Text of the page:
Friday, September 14, 2012

A penny for your thoughts



There was a time, for over half a century, when Ireland was home to the largest telescope in the world. After an Irish summer that gave us only rare glimpses of the heavens, one has to wonder how often the Earl of Rosse managed to see the stars.

Well, no matter. I returned to New England and cloudless skies just in time to catch the spectacular conjunction of Venus and the Moon in the pre-dawn dark, with Jupiter presiding from on high. And I was jet-lagged enough to be awake for the show.

Meanwhile, Tom put me onto this image from Curiosity on Mars, a view of the calibration target for Curiosity's camera. What stuck him as wonderfully whimsical is the 1909 Lincoln penny. A penny on Mars! Note the specks of Martian dust on the close-up. Click to enlarge.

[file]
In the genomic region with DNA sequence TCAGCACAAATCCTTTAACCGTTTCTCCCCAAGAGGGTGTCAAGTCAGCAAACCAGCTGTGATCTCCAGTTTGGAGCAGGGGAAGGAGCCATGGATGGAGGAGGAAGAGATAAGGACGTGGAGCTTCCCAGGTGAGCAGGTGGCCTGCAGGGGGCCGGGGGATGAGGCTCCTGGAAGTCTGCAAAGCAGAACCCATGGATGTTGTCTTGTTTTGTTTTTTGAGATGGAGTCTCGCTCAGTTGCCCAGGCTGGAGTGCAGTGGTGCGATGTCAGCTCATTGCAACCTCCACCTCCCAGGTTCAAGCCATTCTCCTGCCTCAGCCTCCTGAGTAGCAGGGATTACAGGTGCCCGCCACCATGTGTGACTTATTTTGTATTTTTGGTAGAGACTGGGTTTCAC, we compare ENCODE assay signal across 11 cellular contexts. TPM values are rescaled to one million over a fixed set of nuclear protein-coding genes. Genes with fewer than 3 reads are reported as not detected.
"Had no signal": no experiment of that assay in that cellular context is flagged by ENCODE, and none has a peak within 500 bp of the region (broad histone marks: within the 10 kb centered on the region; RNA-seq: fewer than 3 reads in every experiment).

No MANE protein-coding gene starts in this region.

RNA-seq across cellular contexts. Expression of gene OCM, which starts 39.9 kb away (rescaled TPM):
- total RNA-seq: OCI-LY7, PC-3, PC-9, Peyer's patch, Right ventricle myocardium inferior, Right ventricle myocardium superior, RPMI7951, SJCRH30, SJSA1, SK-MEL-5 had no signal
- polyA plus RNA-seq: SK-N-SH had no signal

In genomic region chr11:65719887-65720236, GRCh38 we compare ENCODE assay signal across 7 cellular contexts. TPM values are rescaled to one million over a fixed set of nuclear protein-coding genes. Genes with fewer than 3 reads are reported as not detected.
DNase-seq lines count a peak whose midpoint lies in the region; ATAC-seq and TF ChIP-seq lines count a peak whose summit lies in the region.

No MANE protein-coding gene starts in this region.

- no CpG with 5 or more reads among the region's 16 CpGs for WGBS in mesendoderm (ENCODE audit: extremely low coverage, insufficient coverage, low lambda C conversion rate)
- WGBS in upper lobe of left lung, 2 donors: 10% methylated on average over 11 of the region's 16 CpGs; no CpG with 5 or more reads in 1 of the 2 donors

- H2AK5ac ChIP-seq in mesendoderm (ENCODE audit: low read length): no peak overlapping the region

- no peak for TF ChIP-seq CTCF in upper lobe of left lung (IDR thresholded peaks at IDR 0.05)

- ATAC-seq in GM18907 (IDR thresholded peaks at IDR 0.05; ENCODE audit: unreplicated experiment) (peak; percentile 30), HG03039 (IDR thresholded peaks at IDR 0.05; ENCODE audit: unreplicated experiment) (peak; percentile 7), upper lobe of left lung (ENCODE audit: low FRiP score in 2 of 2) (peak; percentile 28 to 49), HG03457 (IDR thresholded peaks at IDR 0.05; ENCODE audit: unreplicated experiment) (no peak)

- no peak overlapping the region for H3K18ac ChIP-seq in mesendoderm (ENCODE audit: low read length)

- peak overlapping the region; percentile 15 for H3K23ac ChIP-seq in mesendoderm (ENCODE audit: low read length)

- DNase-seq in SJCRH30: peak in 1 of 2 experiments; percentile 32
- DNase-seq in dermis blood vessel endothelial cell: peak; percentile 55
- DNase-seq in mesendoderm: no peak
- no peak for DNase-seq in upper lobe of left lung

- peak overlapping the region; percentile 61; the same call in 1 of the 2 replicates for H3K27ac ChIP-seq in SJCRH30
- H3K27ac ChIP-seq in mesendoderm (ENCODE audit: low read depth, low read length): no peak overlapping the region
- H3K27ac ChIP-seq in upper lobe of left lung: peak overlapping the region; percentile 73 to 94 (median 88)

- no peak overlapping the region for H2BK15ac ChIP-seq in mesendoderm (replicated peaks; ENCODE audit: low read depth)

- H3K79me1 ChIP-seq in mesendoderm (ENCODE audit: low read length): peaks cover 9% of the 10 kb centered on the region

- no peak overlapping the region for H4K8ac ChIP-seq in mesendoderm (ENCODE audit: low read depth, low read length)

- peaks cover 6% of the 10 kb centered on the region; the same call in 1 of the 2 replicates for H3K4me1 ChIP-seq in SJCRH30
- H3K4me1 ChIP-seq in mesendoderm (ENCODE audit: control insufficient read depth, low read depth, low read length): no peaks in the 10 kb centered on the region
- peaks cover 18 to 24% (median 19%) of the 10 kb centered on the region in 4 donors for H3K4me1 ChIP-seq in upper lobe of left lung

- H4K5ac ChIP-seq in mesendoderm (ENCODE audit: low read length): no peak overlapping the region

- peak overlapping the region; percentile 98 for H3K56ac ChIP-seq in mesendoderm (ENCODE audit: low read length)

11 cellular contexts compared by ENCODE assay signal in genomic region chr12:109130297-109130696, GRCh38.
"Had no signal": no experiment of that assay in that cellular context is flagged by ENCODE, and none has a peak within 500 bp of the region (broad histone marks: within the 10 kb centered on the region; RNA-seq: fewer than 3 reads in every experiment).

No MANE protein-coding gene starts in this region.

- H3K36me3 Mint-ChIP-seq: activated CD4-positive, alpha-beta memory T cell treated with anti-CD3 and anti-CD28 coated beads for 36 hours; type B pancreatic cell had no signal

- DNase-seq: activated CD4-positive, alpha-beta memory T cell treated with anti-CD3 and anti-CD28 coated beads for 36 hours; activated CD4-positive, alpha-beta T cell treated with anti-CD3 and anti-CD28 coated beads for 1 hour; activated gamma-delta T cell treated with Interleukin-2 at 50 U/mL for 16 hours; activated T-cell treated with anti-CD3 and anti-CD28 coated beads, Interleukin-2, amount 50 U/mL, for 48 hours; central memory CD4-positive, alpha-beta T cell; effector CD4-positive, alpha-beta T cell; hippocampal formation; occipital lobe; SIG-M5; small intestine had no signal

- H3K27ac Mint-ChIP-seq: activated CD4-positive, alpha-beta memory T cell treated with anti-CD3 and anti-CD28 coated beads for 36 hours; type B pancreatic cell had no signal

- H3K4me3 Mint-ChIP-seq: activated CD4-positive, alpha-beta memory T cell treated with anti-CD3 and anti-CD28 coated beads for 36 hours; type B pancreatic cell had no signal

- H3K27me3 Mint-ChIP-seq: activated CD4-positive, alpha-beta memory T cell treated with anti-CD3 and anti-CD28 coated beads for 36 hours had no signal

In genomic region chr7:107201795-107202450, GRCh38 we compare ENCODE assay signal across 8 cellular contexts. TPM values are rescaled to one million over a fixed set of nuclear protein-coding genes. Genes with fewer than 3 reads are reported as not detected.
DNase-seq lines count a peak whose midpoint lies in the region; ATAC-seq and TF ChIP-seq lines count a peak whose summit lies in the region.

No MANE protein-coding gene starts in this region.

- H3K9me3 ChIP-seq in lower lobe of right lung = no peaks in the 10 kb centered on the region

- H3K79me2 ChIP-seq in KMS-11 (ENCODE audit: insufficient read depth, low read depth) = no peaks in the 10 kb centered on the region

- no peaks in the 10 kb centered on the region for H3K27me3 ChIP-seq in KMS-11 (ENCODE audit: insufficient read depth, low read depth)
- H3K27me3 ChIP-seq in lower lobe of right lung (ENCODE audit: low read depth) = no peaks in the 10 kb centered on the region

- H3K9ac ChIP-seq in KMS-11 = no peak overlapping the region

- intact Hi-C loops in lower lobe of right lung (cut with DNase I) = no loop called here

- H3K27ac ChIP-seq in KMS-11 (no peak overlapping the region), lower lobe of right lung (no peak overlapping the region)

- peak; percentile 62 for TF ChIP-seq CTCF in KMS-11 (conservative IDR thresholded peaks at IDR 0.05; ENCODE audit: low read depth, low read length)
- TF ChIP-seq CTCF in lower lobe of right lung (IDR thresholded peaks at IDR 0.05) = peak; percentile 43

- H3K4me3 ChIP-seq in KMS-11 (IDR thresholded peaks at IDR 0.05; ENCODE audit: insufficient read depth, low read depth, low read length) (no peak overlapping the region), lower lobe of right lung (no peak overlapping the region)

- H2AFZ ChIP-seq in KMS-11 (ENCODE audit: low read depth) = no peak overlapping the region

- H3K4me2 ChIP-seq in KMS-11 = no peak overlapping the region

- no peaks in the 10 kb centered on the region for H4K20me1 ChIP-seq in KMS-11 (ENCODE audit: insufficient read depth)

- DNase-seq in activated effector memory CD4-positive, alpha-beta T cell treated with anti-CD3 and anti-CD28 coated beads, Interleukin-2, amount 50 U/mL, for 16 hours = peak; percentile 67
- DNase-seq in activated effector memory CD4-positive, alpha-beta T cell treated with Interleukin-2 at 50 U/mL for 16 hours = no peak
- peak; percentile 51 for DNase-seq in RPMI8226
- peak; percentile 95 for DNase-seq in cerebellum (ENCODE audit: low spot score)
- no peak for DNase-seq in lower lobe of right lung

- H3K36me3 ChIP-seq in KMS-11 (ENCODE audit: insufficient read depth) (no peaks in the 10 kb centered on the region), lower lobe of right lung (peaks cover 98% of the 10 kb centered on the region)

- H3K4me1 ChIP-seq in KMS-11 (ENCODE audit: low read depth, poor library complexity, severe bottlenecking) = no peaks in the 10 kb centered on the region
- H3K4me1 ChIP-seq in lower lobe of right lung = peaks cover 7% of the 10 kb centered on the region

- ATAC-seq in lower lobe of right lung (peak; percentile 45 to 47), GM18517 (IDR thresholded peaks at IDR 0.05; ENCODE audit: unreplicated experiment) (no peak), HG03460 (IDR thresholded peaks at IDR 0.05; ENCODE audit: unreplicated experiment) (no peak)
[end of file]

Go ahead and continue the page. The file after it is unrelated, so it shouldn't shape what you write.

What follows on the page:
This is a mission that will cost $2.5 billion. At that price, it is unlikely to be repeated any time soon. What a gamble! During the seven minute descent of the craft onto the Martian surface the spacecraft fired 76 charges, adopted six configurations, and slowed from 6 kilometers per second to -- to a standstill. Presumably, if any one of those 76 charges had misfired, we wouldn't be looking at a penny on Mars.

An almost unbelievable feat of engineering.

The penny, of course, is extraneous to the mission. But you know what? If the goal of the mission had been to show that human knowledge and skill could put a penny on Mars, that would still be worth $2.5 billion (he said, tongue only partly in cheek). I'd rather be looking at Honest Abe in Gale Crater than photos of the ruckus and mayhem that seems to occupy so much human energy and treasure here on Earth.